Similarly, historical data collected by the U.S. Department of Energy’s Clean Cities Program, shown below, clearly demonstrate that natural gas transportation fuel prices have been competitive with gasoline and diesel, and have become even more competitive since the “de-coupling” of oil and natural gas commodity prices in late 2008. Natural gas pricing also has been more stable, which is attractive to fleet operators who budget over the long-term and make conversion decisions based on both the economics and consistency of fuel prices.
Consumers, businesses, fleets and governments who have yet to make the switch to natural gas, but are enjoying today’s lower petroleum prices, should consider that switching to natural gas will allow them to enjoy comparable prices with significantly more stability over the long run.
Why do the strong economic advantages of natural gas remain solid over the long-term?
Analysts continue to be bullish on the ability of the U.S. to develop and deliver economically priced natural gas for decades to come. Natural gas wellhead prices have been relatively stable since about 2009, and forecasted prices have natural gas at about $2 per diesel gallon equivalent through at least 2025. That stability and price outlook demonstrates the clear economic advantage of natural gas and should give confidence to fleets and governments that are making long-term transportation decisions in a period of fickle oil markets.
Another key factor in assessing the long-term stability of transportation fuel prices is the cost of the commodity as a portion of its price at the pump. Market volatility and commodity price increases have a much larger impact on the economics of gasoline and diesel fuel prices than they do for natural gas. As shown below, as much as 70 percent of the cost of gasoline and 60 percent of diesel fuel is directly attributable to the commodity cost of oil, while only 20 percent of the cost of CNG is part of the commodity cost of natural gas. This is key in understanding the volatile price swings of petroleum-based fuels compared to the stability of natural gas.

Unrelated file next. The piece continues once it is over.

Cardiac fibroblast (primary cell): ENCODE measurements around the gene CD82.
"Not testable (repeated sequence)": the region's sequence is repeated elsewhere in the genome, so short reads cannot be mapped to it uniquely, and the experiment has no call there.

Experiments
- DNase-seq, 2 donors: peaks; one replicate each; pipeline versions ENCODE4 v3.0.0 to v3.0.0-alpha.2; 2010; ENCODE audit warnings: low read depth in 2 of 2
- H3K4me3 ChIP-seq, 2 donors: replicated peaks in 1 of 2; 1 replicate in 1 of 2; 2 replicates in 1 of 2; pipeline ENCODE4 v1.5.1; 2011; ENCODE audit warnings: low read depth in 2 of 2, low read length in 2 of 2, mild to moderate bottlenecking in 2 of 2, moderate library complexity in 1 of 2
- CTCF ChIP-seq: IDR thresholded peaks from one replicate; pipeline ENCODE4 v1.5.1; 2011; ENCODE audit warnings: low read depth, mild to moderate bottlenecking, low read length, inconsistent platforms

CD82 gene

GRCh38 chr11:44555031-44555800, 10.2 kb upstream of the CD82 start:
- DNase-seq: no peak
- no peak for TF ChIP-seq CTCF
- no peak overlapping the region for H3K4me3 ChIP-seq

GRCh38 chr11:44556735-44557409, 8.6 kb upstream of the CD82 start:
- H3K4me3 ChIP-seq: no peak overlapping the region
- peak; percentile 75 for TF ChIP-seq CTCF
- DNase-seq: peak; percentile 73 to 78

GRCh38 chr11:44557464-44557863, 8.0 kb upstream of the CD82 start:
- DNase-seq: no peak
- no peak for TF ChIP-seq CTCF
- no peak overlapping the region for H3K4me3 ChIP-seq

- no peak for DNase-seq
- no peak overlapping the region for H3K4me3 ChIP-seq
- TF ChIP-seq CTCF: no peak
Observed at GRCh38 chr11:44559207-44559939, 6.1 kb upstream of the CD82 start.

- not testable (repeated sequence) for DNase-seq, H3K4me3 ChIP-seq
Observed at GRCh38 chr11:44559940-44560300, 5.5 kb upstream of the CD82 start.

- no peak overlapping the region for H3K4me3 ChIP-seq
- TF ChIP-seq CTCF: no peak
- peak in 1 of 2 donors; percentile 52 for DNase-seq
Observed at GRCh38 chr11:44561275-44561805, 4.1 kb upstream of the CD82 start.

Proven, abundant and growing domestic reserves of natural gas are another influence on the long-term stability of natural gas prices. The recent estimates provided by the independent and non-partisan Colorado School of Mines’ Potential Gas Committee have included substantial increases to domestic reserves. The U.S. is now the number one producer of natural gas in the world.
Finally, even with today’s lower oil prices, natural gas as a commodity is one-third (3:1) the cost of oil per million Btu of energy supplied. More recently, the price of oil has exceeded natural gas by a factor of 4:1 and as much as 8:1 when oil was $140 a barrel and natural gas was trading at $3 per million Btu. Perhaps most relevant is that the fluctuations in these comparisons have been almost totally based on the volatility of oil prices. As the earlier tables clearly demonstrate, natural gas pricing has been relatively consistent and stable and is projected to be for decades to come.
Policy Factors to Consider
Environmental regulations have increasingly influenced product offerings from U.S. vehicle and engine manufactures to require more complex controls to reduce gasoline and diesel emissions. Some regulations, such as new lower-sulfur limits on gasoline, have yet to take effect and therefore have not yet affected refineries. In the future, these regulations will affect refineries and increase the price of gasoline and diesel. In some cases, these policies have helped promote the superior emissions benefits of natural gas.
Federal policy and, more recently, state policies have also influenced the market for alternative fuels by providing incentives and removing economic barriers. Many states now provide tax incentives to assist fleets in purchasing natural gas vehicles and also to encourage the development of fueling stations. Numerous states also provide lower fuel tax rates to encourage increased use. Given the desire to encourage the use of alternative fuels, many of these policies likely will continue to remain in place and in some cases expand in the near-term.
The Congress may also extend various incentives or enact new policies to address inequities that would encourage more natural gas fuel use in vehicles. It is possible that legislation to help alternative fuels could be part of the highway excise tax reauthorization next year or part of a major rewrite of the tax code if that occurs. While it is too soon to assess how the new Congress will address issues that are important to the industry, there are strong advocates for fuel diversity and those who clearly view natural gas as the backbone of greater energy security.
Last reviewed: January 14, 2015